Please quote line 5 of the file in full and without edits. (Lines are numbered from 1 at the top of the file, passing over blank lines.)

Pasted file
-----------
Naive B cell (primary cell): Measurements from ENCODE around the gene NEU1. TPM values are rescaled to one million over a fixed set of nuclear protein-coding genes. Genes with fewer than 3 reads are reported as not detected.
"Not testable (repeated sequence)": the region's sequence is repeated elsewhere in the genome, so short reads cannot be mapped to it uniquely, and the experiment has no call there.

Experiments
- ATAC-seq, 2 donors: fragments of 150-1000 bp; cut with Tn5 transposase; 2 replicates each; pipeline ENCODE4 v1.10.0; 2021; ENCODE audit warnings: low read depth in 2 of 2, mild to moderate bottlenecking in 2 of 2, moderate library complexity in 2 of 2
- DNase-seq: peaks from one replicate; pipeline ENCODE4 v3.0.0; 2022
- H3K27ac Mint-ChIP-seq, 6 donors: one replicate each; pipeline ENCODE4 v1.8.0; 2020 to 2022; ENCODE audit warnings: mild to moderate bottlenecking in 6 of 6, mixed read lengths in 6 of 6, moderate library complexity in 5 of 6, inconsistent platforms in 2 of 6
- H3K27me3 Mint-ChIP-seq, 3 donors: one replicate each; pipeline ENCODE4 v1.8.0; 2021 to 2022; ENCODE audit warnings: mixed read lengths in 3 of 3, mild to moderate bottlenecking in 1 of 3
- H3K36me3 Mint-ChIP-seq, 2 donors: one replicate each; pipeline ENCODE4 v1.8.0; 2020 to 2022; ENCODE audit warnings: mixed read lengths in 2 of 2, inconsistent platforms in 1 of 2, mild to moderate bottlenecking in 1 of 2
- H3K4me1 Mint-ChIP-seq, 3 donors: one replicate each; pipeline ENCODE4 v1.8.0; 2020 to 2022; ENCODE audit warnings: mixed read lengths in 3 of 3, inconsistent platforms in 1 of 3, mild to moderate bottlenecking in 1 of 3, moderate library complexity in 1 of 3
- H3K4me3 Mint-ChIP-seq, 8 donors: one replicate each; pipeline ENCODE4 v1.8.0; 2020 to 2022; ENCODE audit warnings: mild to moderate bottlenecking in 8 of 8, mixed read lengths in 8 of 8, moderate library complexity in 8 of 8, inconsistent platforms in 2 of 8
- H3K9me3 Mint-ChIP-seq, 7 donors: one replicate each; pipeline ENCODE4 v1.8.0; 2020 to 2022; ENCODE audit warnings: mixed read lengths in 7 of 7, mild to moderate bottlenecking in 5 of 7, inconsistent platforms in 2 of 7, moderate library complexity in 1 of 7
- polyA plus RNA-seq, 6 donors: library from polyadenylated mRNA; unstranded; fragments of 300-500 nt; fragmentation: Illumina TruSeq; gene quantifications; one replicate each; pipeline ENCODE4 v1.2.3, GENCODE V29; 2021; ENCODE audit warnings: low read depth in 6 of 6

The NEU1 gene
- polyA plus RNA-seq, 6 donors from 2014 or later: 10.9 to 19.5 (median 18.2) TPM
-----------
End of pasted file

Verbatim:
- DNase-seq: peaks from one replicate; pipeline ENCODE4 v3.0.0; 2022